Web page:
How Sound Design Tricks Your Ears [Video]
Sound design in film is not only about creating a rich foley landscape, it's also about creating emotion.
In the world of sound design, everything from sound effects, music, and dialogue is added in post-production. And it's not always about matching exact sounds to whatever is happening on-screen -- sometimes sound designers use different sounds that will still work with the images (like sizzling bacon during a rain scene) if it will create a stronger emotional reaction.
Strange and familiar
Legendary Star Wars sound designer Ben Burtt was tasked with populating a whole new universe of sounds. As the video shows, he did this by grounding a lot of the sound design in the familiar, so audiences would still have a connection with what they were hearing.
The TIE fighters are taken from the roar of elephants, but they also sound distinctly like dive-bombing German planes from World War II -- which links the sound to an established historical connotation.
The emotional range of Star Wars sounds
The video points out that Darth Vader's labored, mechanical breathing is a huge part of his character design. He could have been just a faceless villain in armor, but his breathing (which quickens while fighting and lends him some vulnerability) humanizes him instantly.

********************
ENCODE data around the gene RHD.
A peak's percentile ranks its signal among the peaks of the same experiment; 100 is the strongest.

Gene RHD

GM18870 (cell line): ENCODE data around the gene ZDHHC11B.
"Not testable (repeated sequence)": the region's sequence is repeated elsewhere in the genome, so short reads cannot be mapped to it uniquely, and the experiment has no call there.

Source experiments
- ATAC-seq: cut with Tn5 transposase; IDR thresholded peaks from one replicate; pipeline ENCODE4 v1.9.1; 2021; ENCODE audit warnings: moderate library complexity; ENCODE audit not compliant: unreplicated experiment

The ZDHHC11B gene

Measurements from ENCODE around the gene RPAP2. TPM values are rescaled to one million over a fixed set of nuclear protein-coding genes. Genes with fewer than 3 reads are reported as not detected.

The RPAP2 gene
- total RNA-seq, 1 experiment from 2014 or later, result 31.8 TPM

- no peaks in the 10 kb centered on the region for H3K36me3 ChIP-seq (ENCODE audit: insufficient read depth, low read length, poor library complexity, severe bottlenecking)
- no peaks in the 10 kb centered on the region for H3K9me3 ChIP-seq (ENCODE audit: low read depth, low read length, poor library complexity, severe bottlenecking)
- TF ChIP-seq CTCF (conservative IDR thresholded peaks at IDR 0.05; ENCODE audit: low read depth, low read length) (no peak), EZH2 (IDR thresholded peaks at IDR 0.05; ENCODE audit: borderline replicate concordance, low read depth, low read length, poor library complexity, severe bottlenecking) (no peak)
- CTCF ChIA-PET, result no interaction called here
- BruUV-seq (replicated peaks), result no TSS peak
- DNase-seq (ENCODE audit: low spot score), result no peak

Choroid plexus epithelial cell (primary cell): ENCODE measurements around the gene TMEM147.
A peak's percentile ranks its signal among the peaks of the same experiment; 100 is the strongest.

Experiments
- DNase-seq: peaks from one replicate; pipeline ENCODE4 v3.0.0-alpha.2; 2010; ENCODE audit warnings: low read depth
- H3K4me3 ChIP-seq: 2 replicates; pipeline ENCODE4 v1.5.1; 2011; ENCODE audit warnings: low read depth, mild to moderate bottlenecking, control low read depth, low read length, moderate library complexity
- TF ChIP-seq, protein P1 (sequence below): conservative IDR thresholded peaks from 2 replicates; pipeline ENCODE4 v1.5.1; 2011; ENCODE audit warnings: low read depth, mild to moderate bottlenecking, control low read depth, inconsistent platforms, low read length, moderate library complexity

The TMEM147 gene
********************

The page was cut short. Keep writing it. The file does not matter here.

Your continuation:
Likewise, Chewbacca's various roars are taken from bears, walruses, lions, and badgers. By mixing sounds, Burtt was able to give the Wookiee emotional range and a unique character.
Burtt almost always mixed and fabricated sounds, rather than simply going with available roars or explosions, to create something new and more emotional.
Gunfire in various films
The video next explores how the sound of gunfire in different films can reflect their various emotional impacts. For example, in Sergio Leone's spaghetti westerns, the sounds of guns are taken from cannon fire, which fit the genre's more exaggerated storytelling. In No Country for Old Men, Anton Chigurh's silenced gun is piercing and menacing, as cold as he is.
One film that uses gunfire deftly is Saving Private Ryan. Gunfire sounds differently depending on not only the setting, but also the emotional state of the characters.
The video includes one iconic scene that opens on the sound of rainfall, but then morphs into the sound of distance bullets. It's an incredibly effective method to place the audience in the same emotional place as the characters, whose world is often interrupted with bursts of violence.
Exaggerated sound design
The video examines several films in succession, some of which emphasize or invent sounds for comedic effect or to add drama to action sequences. For instance, in American Psycho, Patrick Bateman's card holder has the sound of a sword being unsheathed.
In The Matrix, punches and gunfire and even camera moves are given highly stylized sound effects. The sound design even bends the rules of reality, just like the character bend the rules of their simulated world.